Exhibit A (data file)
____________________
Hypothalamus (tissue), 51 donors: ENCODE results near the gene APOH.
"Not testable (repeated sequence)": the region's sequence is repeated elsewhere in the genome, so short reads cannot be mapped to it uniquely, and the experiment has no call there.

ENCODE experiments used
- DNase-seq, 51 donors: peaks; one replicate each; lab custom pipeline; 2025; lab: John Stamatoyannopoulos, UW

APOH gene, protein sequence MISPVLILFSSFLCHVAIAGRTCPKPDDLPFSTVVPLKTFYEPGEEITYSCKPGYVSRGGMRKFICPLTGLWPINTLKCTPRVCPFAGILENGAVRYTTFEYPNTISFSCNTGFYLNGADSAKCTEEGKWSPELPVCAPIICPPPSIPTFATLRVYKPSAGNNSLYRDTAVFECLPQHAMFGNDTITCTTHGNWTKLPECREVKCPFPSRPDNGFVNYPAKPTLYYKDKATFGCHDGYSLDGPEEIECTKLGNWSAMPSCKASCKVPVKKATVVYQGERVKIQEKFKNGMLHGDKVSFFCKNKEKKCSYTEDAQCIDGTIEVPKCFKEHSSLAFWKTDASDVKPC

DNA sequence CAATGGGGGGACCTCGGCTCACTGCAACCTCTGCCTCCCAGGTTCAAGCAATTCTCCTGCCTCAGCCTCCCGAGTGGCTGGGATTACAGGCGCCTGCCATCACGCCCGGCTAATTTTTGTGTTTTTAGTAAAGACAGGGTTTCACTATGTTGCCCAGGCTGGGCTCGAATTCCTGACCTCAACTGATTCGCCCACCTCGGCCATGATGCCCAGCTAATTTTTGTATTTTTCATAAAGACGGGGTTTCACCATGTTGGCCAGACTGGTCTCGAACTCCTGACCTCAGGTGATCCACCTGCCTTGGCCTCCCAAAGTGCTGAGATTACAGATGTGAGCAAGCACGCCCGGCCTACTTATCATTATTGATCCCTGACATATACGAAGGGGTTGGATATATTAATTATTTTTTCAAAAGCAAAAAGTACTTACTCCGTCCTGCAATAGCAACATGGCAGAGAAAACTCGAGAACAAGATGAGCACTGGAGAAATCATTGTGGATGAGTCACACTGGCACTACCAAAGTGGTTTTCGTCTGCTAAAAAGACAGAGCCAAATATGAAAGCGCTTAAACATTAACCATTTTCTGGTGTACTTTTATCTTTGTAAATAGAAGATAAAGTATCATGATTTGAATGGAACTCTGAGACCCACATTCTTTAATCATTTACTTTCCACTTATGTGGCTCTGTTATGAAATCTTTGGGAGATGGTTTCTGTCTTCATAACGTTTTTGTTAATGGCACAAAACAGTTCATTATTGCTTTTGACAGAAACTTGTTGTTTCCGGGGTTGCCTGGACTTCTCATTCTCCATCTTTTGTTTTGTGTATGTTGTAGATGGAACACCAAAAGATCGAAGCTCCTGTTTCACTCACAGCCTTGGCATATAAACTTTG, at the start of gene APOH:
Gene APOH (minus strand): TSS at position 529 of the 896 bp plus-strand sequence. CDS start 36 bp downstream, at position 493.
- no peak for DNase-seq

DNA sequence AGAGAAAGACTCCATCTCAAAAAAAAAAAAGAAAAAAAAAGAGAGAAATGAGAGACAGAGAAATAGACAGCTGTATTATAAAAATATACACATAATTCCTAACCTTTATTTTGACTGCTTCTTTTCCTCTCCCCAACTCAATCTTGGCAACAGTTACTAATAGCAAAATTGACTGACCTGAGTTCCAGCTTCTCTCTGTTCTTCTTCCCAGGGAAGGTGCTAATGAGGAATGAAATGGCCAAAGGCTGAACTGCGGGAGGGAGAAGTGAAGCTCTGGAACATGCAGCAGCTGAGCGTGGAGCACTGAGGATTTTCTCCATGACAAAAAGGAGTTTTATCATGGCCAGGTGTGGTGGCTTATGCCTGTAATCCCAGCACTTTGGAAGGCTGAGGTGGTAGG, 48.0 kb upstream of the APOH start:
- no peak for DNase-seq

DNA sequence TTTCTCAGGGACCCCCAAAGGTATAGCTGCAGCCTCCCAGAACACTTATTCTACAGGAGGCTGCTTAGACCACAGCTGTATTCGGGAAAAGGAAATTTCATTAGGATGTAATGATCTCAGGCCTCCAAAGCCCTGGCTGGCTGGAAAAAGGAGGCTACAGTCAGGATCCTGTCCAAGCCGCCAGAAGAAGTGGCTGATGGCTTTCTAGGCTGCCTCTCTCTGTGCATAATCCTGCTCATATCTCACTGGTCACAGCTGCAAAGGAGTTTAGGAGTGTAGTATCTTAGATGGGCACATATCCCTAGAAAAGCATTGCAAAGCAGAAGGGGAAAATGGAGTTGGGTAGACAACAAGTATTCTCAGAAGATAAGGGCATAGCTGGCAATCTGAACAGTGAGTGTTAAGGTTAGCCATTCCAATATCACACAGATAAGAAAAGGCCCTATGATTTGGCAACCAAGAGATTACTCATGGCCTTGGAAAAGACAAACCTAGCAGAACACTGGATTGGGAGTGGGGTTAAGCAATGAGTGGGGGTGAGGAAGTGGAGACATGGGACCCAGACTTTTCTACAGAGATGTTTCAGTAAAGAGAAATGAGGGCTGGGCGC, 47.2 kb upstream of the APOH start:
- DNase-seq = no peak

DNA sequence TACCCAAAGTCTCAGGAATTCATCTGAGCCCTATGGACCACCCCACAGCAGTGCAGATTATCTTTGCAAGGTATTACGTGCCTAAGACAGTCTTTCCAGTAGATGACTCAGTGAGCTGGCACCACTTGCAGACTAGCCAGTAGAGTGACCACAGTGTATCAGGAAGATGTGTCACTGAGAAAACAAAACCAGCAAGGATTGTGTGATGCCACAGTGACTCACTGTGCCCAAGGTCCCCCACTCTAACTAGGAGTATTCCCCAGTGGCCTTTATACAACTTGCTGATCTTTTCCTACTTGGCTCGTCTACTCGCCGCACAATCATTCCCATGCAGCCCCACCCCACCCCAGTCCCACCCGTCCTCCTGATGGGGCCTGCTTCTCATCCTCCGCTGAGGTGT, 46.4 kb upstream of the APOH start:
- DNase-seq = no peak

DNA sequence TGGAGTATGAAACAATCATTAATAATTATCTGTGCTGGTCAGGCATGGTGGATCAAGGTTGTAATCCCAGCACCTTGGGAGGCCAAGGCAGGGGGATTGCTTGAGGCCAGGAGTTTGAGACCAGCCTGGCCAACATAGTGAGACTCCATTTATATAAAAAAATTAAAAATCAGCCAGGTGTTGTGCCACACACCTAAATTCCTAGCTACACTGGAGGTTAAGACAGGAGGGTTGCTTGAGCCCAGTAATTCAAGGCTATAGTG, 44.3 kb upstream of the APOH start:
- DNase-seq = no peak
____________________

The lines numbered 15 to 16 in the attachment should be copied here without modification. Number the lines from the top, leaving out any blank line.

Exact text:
DNA sequence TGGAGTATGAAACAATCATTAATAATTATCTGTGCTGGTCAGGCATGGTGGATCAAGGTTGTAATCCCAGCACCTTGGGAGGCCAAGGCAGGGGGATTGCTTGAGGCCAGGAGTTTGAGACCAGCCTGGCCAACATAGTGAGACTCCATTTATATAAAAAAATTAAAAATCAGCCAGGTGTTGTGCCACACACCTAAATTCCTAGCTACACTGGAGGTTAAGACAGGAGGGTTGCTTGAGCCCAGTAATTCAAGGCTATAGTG, 44.3 kb upstream of the APOH start:
- DNase-seq = no peak